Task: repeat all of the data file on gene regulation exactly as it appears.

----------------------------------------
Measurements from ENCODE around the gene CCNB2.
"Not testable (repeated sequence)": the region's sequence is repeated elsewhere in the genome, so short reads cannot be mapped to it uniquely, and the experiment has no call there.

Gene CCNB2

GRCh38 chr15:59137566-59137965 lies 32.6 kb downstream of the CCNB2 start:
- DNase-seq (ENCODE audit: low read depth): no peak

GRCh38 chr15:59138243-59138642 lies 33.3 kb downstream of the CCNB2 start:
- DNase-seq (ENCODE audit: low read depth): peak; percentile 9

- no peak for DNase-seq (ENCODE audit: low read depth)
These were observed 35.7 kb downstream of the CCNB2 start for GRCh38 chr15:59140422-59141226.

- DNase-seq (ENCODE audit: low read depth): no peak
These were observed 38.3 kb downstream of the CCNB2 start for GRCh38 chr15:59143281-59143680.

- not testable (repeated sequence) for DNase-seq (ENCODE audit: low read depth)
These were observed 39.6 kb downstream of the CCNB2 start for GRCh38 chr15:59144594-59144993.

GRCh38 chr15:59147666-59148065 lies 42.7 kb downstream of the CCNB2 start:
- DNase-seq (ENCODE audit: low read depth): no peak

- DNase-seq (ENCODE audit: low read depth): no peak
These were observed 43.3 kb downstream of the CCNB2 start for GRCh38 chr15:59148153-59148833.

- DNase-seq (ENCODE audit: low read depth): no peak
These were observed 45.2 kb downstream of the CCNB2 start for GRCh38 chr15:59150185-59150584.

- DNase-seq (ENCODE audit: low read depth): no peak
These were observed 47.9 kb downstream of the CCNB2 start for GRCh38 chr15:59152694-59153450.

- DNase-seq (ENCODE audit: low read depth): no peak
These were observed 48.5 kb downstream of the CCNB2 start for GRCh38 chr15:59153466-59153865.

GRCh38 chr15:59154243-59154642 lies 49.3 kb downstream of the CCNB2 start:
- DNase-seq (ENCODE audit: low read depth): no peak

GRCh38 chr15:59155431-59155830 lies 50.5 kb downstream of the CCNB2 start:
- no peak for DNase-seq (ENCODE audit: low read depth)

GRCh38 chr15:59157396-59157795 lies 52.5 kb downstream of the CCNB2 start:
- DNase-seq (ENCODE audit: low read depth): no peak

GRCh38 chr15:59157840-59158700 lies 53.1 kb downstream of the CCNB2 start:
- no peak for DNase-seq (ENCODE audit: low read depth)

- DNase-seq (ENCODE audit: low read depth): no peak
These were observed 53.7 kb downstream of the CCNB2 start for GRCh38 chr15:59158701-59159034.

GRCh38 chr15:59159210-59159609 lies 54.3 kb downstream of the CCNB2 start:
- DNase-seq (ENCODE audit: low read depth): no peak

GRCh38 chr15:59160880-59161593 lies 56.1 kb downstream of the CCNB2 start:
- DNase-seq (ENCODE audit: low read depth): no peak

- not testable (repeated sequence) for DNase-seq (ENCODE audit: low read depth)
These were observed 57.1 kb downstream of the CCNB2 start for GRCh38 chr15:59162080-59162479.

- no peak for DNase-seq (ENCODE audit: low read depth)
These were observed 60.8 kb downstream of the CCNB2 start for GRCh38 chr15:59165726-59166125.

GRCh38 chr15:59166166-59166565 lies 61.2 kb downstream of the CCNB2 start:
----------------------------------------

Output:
Measurements from ENCODE around the gene CCNB2.
"Not testable (repeated sequence)": the region's sequence is repeated elsewhere in the genome, so short reads cannot be mapped to it uniquely, and the experiment has no call there.

Gene CCNB2

GRCh38 chr15:59137566-59137965 lies 32.6 kb downstream of the CCNB2 start:
- DNase-seq (ENCODE audit: low read depth): no peak

GRCh38 chr15:59138243-59138642 lies 33.3 kb downstream of the CCNB2 start:
- DNase-seq (ENCODE audit: low read depth): peak; percentile 9

- no peak for DNase-seq (ENCODE audit: low read depth)
These were observed 35.7 kb downstream of the CCNB2 start for GRCh38 chr15:59140422-59141226.

- DNase-seq (ENCODE audit: low read depth): no peak
These were observed 38.3 kb downstream of the CCNB2 start for GRCh38 chr15:59143281-59143680.

- not testable (repeated sequence) for DNase-seq (ENCODE audit: low read depth)
These were observed 39.6 kb downstream of the CCNB2 start for GRCh38 chr15:59144594-59144993.

GRCh38 chr15:59147666-59148065 lies 42.7 kb downstream of the CCNB2 start:
- DNase-seq (ENCODE audit: low read depth): no peak

- DNase-seq (ENCODE audit: low read depth): no peak
These were observed 43.3 kb downstream of the CCNB2 start for GRCh38 chr15:59148153-59148833.

- DNase-seq (ENCODE audit: low read depth): no peak
These were observed 45.2 kb downstream of the CCNB2 start for GRCh38 chr15:59150185-59150584.

- DNase-seq (ENCODE audit: low read depth): no peak
These were observed 47.9 kb downstream of the CCNB2 start for GRCh38 chr15:59152694-59153450.

- DNase-seq (ENCODE audit: low read depth): no peak
These were observed 48.5 kb downstream of the CCNB2 start for GRCh38 chr15:59153466-59153865.

GRCh38 chr15:59154243-59154642 lies 49.3 kb downstream of the CCNB2 start:
- DNase-seq (ENCODE audit: low read depth): no peak

GRCh38 chr15:59155431-59155830 lies 50.5 kb downstream of the CCNB2 start:
- no peak for DNase-seq (ENCODE audit: low read depth)

GRCh38 chr15:59157396-59157795 lies 52.5 kb downstream of the CCNB2 start:
- DNase-seq (ENCODE audit: low read depth): no peak

GRCh38 chr15:59157840-59158700 lies 53.1 kb downstream of the CCNB2 start:
- no peak for DNase-seq (ENCODE audit: low read depth)

- DNase-seq (ENCODE audit: low read depth): no peak
These were observed 53.7 kb downstream of the CCNB2 start for GRCh38 chr15:59158701-59159034.

GRCh38 chr15:59159210-59159609 lies 54.3 kb downstream of the CCNB2 start:
- DNase-seq (ENCODE audit: low read depth): no peak

GRCh38 chr15:59160880-59161593 lies 56.1 kb downstream of the CCNB2 start:
- DNase-seq (ENCODE audit: low read depth): no peak

- not testable (repeated sequence) for DNase-seq (ENCODE audit: low read depth)
These were observed 57.1 kb downstream of the CCNB2 start for GRCh38 chr15:59162080-59162479.

- no peak for DNase-seq (ENCODE audit: low read depth)
These were observed 60.8 kb downstream of the CCNB2 start for GRCh38 chr15:59165726-59166125.

GRCh38 chr15:59166166-59166565 lies 61.2 kb downstream of the CCNB2 start: